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BACKGROUND: Health systems are seeking to harness digital tools to promote patient autonomy and increase the efficiency of care worldwide. The NHS Long Term Plan created the right for patients to access 'digital first' primary care by 2023-2024, including online patient access to full medical records. AIM: To identify and understand the unintended consequences of online patient access to medical records. DESIGN AND SETTING: Qualitative interview study in 10 general practices in South West and North West England. METHOD: Semi-structured individual interviews with 13 patients and 16 general practice staff with experience of patient online access to health records. RESULTS: Online access generated unintended consequences that negatively impacted patients' understanding of their health care, with patients finding surprising or difficult to interpret information. Online access impacted GPs' documentation practices, such as when GPs pre-emptively attempted to minimise potential misunderstandings to aid patient understanding of their health care. In other cases, this negatively impacted the quality of the records and patient safety when GPs avoided documenting speculations or concerns. Contrary to assumptions that workload would be reduced, online access introduced extra work, such as managing and monitoring access, and taking measures to prevent possible harm to patients. CONCLUSION: The unintended consequences described by both staff and patients show that, to achieve the intended consequences set out in NHS policy, additional work is necessary to prepare records for sharing and to prepare patients about what to expect. It is crucial that practices are adequately supported and resourced to manage the unintended consequences of online access, now that it is the default position. A table of potential unintended consequences and mitigation measures is provided to aid practice managers and clinicians implementing online access.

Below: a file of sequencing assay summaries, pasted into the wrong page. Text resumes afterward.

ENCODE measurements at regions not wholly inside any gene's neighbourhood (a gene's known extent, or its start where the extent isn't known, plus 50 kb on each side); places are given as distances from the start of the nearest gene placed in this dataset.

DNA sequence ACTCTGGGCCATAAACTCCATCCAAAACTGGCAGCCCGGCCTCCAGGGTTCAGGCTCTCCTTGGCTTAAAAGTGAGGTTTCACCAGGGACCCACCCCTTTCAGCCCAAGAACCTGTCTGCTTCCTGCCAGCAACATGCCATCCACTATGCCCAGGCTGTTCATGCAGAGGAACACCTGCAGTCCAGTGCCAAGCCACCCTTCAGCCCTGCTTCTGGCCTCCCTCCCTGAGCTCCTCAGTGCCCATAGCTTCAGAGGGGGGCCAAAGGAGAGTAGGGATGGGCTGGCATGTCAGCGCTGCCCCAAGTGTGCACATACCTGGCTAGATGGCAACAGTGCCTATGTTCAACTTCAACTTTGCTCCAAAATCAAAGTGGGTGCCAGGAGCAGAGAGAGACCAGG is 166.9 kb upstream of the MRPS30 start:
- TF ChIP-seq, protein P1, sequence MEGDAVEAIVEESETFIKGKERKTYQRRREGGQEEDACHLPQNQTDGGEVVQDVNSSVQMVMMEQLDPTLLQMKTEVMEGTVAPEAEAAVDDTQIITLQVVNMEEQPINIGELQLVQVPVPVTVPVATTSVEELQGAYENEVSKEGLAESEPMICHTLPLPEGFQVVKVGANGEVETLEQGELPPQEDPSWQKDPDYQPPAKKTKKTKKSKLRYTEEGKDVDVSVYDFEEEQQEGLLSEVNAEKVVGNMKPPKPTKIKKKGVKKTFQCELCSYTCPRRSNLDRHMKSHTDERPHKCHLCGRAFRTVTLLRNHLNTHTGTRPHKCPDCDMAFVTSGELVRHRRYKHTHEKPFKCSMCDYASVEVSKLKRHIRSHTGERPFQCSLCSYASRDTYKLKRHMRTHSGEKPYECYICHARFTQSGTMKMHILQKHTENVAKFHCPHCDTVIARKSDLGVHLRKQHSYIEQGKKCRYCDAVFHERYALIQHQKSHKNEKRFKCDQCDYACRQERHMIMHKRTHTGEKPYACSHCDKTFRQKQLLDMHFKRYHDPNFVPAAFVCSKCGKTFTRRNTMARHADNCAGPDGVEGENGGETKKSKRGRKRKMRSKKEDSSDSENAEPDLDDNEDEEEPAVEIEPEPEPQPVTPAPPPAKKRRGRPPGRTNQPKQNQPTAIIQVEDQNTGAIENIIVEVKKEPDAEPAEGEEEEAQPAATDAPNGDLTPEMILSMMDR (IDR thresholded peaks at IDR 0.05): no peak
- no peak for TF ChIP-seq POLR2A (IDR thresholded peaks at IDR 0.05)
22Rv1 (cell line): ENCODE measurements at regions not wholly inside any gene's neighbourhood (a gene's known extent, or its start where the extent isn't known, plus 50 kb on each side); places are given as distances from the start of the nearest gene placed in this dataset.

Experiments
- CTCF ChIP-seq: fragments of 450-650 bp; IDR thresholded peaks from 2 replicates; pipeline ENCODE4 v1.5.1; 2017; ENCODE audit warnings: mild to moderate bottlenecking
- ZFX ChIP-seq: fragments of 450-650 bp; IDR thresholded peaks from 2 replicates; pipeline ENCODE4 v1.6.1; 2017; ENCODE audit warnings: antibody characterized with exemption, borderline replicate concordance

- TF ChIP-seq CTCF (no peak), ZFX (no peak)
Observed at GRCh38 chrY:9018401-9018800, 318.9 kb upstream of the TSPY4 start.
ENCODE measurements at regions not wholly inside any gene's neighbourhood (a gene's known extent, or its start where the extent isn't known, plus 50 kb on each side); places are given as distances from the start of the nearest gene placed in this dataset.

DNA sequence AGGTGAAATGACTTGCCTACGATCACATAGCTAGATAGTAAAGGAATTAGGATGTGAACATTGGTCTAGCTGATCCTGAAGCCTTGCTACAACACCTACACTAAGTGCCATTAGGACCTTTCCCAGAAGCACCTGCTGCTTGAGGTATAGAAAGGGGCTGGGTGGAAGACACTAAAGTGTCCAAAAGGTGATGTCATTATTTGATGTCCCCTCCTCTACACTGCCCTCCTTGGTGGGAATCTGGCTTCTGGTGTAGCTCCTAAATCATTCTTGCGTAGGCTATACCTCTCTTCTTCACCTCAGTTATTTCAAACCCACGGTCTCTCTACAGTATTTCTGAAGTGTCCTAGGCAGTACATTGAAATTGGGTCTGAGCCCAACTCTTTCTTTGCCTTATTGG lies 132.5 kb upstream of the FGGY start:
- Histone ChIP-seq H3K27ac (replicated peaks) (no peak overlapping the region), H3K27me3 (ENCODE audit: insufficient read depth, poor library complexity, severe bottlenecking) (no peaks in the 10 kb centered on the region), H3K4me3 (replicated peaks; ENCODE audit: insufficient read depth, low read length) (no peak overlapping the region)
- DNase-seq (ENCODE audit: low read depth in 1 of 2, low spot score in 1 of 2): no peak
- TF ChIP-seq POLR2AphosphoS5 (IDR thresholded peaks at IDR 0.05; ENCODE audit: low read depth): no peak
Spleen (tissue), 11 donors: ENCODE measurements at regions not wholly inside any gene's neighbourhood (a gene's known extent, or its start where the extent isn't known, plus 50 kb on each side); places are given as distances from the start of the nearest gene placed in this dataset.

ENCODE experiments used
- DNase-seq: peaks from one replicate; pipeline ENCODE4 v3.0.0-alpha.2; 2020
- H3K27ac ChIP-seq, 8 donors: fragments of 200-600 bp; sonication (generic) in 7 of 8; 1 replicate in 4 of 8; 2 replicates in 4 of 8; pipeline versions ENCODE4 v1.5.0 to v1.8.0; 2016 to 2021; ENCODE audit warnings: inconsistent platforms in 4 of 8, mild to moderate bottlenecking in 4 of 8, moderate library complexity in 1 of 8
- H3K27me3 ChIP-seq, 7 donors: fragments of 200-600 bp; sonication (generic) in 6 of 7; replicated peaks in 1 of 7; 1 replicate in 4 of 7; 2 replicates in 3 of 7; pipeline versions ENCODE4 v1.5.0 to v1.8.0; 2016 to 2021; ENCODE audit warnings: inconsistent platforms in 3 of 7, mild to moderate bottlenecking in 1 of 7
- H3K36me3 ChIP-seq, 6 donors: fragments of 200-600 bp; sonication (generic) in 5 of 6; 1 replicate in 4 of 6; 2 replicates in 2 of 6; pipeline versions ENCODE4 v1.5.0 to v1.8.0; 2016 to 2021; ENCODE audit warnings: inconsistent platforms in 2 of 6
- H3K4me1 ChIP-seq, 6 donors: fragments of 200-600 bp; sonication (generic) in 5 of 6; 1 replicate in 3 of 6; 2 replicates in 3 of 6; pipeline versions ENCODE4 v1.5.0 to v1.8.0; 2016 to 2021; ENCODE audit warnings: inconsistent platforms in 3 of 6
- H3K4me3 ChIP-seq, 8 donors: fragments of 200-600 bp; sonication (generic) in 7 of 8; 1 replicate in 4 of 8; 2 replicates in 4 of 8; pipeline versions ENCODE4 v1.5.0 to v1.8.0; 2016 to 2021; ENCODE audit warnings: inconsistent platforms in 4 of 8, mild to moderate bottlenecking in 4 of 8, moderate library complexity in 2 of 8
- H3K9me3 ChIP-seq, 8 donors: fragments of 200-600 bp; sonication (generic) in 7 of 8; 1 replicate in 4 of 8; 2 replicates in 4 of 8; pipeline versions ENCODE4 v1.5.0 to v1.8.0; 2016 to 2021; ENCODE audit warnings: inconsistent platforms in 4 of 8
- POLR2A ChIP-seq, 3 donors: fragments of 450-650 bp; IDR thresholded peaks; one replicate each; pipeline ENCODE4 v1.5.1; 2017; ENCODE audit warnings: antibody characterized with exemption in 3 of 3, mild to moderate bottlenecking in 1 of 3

Original publication




Journal article


Br J Gen Pract

Publication Date



digital first primary care, digital health, electronic health records, general practice, primary health care, qualitative interviews